Bitwise » Forums » UTF-8 friendly praser/lexer
PanKracy
2 posts
#14681 UTF-8 friendly praser/lexer
4 months, 3 weeks ago Edited by PanKracy on March 24, 2018, 11:29 p.m. Reason: Initial post

Per,

Could you please show us how to make parser/lexer supporting the UTF-8 encoding, instead of plain ASCII (the input string with > 127 chars)? I know that is not required for your project, but.. what if we would like to UTF-8 variable/function names?
I've done a search in the web, but no one showed how to do UTF-8 compliant solution.
Best regards,
PanKracy
mmozeiko
Mārtiņš Možeiko
1734 posts / 1 project
#14682 UTF-8 friendly praser/lexer
4 months, 3 weeks ago Edited by Mārtiņš Možeiko on March 24, 2018, 11:50 p.m.

It is actually pretty easy, there is nothing special about it.

Only place you will need to change is in lexer where you are lexing name that can contain utf8 characters. Instead of doing ++ you will need to increment it by length of utf8 encoded codepoint. Which can be calculate pretty simple: http://www.daemonology.net/blog/2008-06-05-faster-utf8-strlen.html You don't even need to decode utf8 codepoint, just the length. As long as you keep whole utf8 string, you can compare/copy/hash it as regular ascii string.

Rest of token parsing/procesing code won't change. Unless you will want to introduce new tokens which are written in unicode...
pervognsen
Per Vognsen
49 posts / 1 project
#14685 UTF-8 friendly praser/lexer
4 months, 3 weeks ago Edited by Per Vognsen on March 25, 2018, 9:23 a.m.

You'll first want to change the stream step size and character decoding as Martins explained, which is the only UTF-8-specific change. But you'll also need to change what constitutes valid characters in a name if you want to support Unicode properly, which would be required regardless of whether you're using UTF-8 or another encoding.

Right now we just have [A-Za-Z_] for the initial character in a name and [A-Za-Z0-9_] for subsequent characters. You'll want to change that. There is an official recommendation from the Unicode consortium: http://unicode.org/reports/tr31/#Default_Identifier_Syntax. If you want to support this specification, you'll need a way to identify Unicode lexical categories as defined in the Unicode Character Database.

Unlike with ASCII, you can't recognize characters in such categories with a simple range check and a few equality checks--there are too many disjoint cases. There are various data structures for doing this kind of thing in a way that's efficient in both time and space. If you're interested in this general area, I recommend the book Unicode Demystified, which aside from giving a general introduction to Unicode is the only book I know which has coverage of the lower-level data structures that are typically used, like sparse two-level arrays. The simplest practical thing I can think of would be to store markers in a sorted array which delimit characters which are inside/outside the lexical category and then use bsearch to classify a character based on whether the index returned from bsearch is even or odd. But you'll want to have a simple fast path like our current code for recognizing ASCII identifiers, since that's the common case.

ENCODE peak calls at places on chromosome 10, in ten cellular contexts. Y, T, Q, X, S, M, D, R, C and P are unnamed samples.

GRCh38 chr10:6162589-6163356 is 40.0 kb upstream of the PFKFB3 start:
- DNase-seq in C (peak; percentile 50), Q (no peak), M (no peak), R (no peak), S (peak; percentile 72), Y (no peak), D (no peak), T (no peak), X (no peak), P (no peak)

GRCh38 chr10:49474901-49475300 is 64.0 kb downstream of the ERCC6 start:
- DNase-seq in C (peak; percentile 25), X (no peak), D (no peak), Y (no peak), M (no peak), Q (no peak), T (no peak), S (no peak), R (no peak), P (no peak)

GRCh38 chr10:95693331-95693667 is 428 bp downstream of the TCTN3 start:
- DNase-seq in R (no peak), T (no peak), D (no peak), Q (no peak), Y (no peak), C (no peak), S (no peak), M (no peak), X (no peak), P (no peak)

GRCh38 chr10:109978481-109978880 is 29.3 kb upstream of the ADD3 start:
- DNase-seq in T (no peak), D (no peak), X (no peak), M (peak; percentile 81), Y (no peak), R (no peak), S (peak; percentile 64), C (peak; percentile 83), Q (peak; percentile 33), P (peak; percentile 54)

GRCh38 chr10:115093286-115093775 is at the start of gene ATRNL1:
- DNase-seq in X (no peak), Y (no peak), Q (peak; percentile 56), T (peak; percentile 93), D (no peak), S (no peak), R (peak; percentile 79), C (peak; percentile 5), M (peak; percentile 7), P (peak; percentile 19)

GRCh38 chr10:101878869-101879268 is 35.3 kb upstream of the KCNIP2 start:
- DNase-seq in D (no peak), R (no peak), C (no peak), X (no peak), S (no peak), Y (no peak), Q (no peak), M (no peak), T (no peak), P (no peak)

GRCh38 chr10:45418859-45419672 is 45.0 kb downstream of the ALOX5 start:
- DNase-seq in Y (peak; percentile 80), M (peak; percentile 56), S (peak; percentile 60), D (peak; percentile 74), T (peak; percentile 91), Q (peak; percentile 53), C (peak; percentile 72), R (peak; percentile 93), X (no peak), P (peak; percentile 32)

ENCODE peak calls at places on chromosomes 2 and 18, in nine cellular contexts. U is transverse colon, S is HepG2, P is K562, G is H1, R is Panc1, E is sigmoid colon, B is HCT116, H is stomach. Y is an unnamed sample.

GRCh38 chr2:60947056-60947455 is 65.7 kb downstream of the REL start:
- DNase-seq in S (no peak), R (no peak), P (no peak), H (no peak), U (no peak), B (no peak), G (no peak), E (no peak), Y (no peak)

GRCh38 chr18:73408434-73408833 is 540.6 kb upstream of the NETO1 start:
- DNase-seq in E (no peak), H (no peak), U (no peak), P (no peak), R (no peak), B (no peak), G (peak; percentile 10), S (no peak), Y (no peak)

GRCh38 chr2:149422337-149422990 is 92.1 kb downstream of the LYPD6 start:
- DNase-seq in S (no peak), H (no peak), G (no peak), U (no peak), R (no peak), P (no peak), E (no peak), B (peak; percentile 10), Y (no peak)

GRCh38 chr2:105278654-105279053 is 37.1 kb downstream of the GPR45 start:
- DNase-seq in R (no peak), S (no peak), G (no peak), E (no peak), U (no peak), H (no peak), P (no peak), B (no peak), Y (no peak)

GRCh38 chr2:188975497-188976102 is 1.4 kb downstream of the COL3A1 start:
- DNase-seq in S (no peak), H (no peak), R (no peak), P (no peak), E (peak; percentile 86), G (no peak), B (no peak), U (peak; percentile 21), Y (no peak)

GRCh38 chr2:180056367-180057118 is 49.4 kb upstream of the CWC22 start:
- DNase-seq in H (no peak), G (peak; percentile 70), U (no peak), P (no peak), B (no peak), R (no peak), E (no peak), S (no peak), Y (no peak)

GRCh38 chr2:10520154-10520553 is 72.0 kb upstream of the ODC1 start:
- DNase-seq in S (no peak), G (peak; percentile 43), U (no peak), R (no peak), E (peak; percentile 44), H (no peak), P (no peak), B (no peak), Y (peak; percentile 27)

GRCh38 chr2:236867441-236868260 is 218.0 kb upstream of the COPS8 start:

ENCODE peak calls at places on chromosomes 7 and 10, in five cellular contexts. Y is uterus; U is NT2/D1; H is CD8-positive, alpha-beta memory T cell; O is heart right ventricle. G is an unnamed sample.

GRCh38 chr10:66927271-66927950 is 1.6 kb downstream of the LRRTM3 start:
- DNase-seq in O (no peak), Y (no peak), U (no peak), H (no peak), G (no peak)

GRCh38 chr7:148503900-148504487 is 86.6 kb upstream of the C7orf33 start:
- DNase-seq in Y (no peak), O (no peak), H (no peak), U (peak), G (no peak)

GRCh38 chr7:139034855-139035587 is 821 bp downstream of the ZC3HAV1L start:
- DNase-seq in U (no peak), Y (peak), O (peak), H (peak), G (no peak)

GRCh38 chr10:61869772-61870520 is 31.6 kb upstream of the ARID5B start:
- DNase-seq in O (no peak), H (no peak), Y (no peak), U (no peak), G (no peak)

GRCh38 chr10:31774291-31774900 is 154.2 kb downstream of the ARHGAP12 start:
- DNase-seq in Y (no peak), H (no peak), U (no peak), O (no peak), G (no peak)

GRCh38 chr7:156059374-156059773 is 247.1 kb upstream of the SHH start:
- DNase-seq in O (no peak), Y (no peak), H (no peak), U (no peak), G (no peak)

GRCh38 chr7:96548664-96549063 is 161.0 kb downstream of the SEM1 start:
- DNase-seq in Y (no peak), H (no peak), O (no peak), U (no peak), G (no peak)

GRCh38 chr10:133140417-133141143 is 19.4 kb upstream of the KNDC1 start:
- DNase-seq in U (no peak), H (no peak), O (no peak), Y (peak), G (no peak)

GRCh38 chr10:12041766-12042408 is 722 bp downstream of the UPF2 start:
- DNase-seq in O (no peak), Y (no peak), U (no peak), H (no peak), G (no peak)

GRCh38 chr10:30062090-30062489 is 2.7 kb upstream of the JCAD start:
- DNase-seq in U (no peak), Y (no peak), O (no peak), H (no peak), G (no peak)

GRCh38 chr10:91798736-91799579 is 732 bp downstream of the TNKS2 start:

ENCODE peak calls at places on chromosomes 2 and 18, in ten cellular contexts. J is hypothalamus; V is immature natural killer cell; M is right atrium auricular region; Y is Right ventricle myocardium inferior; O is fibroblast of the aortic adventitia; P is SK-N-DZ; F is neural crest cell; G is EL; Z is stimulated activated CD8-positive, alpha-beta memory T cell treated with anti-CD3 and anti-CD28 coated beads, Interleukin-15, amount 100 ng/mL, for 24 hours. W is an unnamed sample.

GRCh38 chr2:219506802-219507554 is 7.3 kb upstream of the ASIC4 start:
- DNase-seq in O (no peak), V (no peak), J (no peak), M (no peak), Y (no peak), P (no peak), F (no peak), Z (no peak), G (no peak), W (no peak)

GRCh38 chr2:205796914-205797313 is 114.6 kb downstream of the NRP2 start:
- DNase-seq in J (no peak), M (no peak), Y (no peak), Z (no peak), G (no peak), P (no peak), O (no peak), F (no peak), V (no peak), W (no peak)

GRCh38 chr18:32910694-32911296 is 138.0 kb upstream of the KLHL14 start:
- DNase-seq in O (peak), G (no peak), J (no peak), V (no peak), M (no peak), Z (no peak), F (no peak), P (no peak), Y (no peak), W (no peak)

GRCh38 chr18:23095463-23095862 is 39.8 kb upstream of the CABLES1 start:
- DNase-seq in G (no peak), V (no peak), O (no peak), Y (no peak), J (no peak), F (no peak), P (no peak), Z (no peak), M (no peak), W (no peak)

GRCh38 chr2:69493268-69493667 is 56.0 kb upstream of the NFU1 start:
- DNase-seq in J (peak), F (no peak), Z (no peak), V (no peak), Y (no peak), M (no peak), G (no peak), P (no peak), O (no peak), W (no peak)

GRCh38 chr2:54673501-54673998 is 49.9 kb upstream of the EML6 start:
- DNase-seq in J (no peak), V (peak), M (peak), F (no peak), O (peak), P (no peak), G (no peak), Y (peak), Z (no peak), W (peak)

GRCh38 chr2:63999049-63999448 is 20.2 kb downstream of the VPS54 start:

Oh, another thing you'll need for identifiers is Unicode normalization, so that equivalent identifiers (e.g. written with and without combining characters) will be interned to the same string pointer and hence won't be considered distinct by the compiler's symbol table. There are various choices for Unicode normal forms. Python uses NFKC normalization: https://docs.python.org/3.6/refer...lexical_analysis.html#identifiers. It might be worth looking at CPython's lexer source code to see how it handles all of this stuff, although it mostly just leans on Python's functionality for dealing with the Unicode character database, accessible via the built-in unicodedata module.

You're probably starting to see why I didn't want to cover all of this. :)

Hopefully this gives you some pointers to get started, if I didn't scare you off. In particular, I really recommend Unicode Demystified. Doing a proper job with localization isn't just a matter of knowing a few technical tricks but requires an understanding of the broader context. Good luck!
osiyuk
Kiril Osiyuk
6 posts
#14692 UTF-8 friendly praser/lexer
4 months, 3 weeks ago

Basically, you can start with decoder. In your lexer, you interpret not next char, but int (code point), that is decoded from 1-4 bytes (rather 1-2 bytes) of utf8 stream. Interesting see that maximum code point occupy only 21 bits, so you can augment into code point 11 bits of information. Even if you want to interpret only code points, that can be placed into 2 bytes, you can augment 5 bits of information into every 2 bytes long code point.
mmozeiko
Mārtiņš Možeiko
1734 posts / 1 project
#14696 UTF-8 friendly praser/lexer
4 months, 3 weeks ago

You don't really need to decode unicode codepoints unless you want to handle all the normalization stuff Per talks about. You only need length. And after that is regular strcmp or hashtable lookups for keywords or symbol names.
PanKracy
2 posts
#14726 UTF-8 friendly praser/lexer
4 months, 2 weeks ago Edited by PanKracy on March 27, 2018, 2:50 p.m.

mmozeiko, pervognsen, osiyuk

Thank you all for your helpfull answers++.

You're probably starting to see why I didn't want to cover all of this. :)

Yes, I know, and so this is why I asked for :)

Per:
thank you for your project, it's very, very interesting.

Best regards,

PanKracy